Once Ning went pay-for-play I successfully got the department and college to pay for the service for a few years, but with other obligations on my docket at the moment, lobbying hard for a community (which was mostly dormant) didn't seem like a good use of my time.
So, 8 years in, what have I learned about communities, community building, and communities of practice from this experiment? Well, In the original paper I wrote about this (written a couple of years into the experiment), the three big take-aways were that:
- A community manager is needed
- A community needs a mission
- You need volunteers
With a few more years under my belt, I would also say the following:
Field of Dreams lied
That is, if you build it they might not come ;-) Having a space on the web for people to come and join doesn't necessarily mean that people will come, or that people will stay and a community will take hold. One of the things that happened was that the community (at some point) was seen as "AK's place" because I spent a lot of time putting in resources of people that my name got associated with it. Others did not take up the mantle of the community as much in the early years, so most content had my name associated with it. Since students are busy people, a community like this needs better integration - which leads me to point #2
I think one of the important stakeholders in this type of community is the academic department itself. It's not just important to support the next by mentioning it here and there, and to pay the bills once a year, but it is important to utilize it. In teaching contexts we speak of teacher presence. I think something similar exists in network. A department needs to be active in the network by posting jobs, announcements, and news there. I also think that faculty have a huge part to play by incorporating such networks into their courses. For instance, Athabasca University has the landing (their social network based on Elgg) incorporated in EDDE 802 and 806. Now, do I visit the landing frequently? The answer is "no", even though our cohort has a group page there. I find Elgg a bit hard to manage, for one thing, and our cohort's facebook page much easier to interact with. Other EDDE courses don't require access to the landing, so I meet my cohort where it's easier for me. That said, I do think that if the social network was promoted and content were made available I'd be there more frequently, which makes me think that if MEd courses incorporated UMassID into their courses (in a tiered fashion) then the network might provide interesting bits for everyone.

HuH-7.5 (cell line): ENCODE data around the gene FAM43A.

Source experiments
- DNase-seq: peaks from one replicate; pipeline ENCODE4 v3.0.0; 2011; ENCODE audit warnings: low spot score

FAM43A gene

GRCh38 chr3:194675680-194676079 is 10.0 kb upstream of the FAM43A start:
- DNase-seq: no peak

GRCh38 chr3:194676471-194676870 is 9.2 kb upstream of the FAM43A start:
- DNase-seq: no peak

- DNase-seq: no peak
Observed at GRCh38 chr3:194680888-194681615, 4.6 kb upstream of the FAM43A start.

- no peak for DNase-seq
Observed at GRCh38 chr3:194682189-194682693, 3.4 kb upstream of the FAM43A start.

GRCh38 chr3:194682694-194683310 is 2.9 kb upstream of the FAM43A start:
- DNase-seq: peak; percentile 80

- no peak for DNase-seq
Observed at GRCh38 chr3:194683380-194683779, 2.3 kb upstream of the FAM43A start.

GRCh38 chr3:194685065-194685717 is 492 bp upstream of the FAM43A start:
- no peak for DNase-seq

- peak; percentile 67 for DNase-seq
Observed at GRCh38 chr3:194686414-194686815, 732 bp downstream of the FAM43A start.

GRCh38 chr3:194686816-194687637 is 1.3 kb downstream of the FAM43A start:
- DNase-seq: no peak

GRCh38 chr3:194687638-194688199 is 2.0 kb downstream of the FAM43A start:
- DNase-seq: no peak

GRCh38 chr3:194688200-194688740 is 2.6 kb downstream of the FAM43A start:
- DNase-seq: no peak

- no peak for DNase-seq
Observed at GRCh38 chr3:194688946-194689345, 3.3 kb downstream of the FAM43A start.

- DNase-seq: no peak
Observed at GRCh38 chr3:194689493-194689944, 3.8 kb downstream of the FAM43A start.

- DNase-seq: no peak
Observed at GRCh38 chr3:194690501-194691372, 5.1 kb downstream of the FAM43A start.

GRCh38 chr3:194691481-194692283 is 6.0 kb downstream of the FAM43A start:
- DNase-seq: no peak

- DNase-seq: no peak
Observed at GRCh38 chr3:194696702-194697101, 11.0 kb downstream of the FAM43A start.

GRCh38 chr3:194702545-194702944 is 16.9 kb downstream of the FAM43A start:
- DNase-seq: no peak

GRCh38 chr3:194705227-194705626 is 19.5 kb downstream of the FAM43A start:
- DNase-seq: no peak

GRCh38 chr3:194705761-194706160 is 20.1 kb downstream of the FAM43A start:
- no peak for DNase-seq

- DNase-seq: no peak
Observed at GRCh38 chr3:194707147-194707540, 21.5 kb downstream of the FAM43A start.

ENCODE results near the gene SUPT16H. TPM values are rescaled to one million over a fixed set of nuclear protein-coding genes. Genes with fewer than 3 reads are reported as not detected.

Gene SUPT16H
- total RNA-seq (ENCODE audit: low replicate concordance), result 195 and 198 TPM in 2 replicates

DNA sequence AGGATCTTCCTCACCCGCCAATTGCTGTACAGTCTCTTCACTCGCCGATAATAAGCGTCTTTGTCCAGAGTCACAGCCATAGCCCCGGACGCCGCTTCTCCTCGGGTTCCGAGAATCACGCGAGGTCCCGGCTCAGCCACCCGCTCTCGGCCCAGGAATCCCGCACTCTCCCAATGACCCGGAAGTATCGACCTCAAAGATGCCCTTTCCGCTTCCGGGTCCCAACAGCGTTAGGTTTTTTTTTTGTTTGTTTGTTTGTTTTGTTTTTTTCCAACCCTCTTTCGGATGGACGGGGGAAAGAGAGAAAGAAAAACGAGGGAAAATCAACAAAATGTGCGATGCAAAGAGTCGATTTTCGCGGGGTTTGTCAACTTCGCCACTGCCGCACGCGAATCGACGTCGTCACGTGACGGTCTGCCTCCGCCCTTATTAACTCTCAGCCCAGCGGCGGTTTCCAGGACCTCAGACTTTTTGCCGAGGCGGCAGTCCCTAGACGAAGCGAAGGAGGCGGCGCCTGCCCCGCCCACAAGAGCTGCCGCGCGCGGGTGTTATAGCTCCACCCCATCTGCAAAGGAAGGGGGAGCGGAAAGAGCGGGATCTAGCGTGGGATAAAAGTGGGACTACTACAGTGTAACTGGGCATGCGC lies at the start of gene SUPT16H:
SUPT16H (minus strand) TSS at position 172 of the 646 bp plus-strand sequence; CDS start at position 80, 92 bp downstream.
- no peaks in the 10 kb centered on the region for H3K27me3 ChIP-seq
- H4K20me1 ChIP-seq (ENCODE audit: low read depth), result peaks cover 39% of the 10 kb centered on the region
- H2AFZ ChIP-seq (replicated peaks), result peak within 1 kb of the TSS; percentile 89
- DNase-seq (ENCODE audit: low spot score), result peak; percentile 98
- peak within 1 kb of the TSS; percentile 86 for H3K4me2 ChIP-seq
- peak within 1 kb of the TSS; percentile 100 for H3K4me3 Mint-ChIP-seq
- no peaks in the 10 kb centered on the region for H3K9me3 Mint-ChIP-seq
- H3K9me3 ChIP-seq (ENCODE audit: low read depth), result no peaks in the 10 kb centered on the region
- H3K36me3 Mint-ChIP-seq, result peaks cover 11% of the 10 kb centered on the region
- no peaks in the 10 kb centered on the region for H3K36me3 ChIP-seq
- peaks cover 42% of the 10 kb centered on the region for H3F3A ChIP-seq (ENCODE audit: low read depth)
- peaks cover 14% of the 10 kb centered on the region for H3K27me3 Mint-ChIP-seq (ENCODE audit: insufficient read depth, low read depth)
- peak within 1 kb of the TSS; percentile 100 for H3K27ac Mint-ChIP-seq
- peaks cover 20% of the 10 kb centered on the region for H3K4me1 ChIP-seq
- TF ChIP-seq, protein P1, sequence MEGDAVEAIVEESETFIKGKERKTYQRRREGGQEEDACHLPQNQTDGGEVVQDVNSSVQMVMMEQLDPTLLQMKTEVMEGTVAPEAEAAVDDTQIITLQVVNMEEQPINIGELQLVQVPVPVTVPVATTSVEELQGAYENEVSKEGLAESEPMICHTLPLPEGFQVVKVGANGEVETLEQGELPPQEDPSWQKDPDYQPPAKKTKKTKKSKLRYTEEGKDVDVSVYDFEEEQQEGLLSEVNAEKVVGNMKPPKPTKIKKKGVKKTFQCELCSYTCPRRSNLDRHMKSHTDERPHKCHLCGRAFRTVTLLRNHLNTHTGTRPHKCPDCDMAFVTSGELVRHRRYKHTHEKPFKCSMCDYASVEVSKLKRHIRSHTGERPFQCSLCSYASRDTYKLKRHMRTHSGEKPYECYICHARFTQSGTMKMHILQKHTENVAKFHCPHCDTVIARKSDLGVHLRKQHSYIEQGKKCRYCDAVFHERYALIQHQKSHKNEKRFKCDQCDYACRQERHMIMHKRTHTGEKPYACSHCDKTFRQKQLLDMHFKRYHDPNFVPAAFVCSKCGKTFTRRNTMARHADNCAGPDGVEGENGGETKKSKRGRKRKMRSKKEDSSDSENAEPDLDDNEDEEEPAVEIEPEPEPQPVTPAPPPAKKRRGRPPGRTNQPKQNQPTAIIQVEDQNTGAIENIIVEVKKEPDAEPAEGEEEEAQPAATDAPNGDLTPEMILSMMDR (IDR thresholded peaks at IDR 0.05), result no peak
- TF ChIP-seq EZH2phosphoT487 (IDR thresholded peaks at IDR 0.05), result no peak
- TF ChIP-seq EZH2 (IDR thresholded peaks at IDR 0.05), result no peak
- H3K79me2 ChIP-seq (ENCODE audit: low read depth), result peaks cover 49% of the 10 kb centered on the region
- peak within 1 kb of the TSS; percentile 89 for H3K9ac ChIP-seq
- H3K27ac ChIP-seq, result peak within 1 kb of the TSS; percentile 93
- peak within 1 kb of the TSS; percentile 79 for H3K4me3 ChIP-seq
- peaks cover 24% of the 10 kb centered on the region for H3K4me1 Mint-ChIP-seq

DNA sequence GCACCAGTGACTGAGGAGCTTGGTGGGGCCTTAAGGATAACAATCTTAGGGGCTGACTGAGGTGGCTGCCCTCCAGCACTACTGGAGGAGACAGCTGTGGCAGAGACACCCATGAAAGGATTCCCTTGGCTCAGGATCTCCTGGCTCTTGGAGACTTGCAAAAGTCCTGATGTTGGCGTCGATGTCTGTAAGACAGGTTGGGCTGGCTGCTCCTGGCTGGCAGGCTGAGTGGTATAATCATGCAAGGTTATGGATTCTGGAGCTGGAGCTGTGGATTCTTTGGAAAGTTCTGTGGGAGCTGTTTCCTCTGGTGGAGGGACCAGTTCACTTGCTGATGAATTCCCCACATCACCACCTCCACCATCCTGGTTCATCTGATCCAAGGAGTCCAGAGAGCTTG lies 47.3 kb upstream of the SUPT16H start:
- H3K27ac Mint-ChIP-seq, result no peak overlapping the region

Managing a network is time consuming
I guess I had much more time earlier on when I picked up the network, but this stuff is time consuming - and finding volunteers to shoulder the responsabilities is not easy ;-). That said, I did find it rewarding. Finding resources to share with other people was enriching for me as well because it got me to look for stuff that was outside of my own domain. It's a good thing I went in before the lights were turned off and saved a page of Instructional Desinger Resources that I had created for the community. Now I just need to updated it and curate it :)
I am not sure many people will mourn the loss of UMassID.com. The community needed a mission, but it seems that the mission driving GIDA, the one from the 90's, was not sufficient in the 2010's to keep it going. To some extent I think that communities go through cycles, and some communities re-work themselves, re-form, and re-combine to create new ones. I do wonder what the next community for the ID department will be like.
What are your experiences with creating and fostering communities?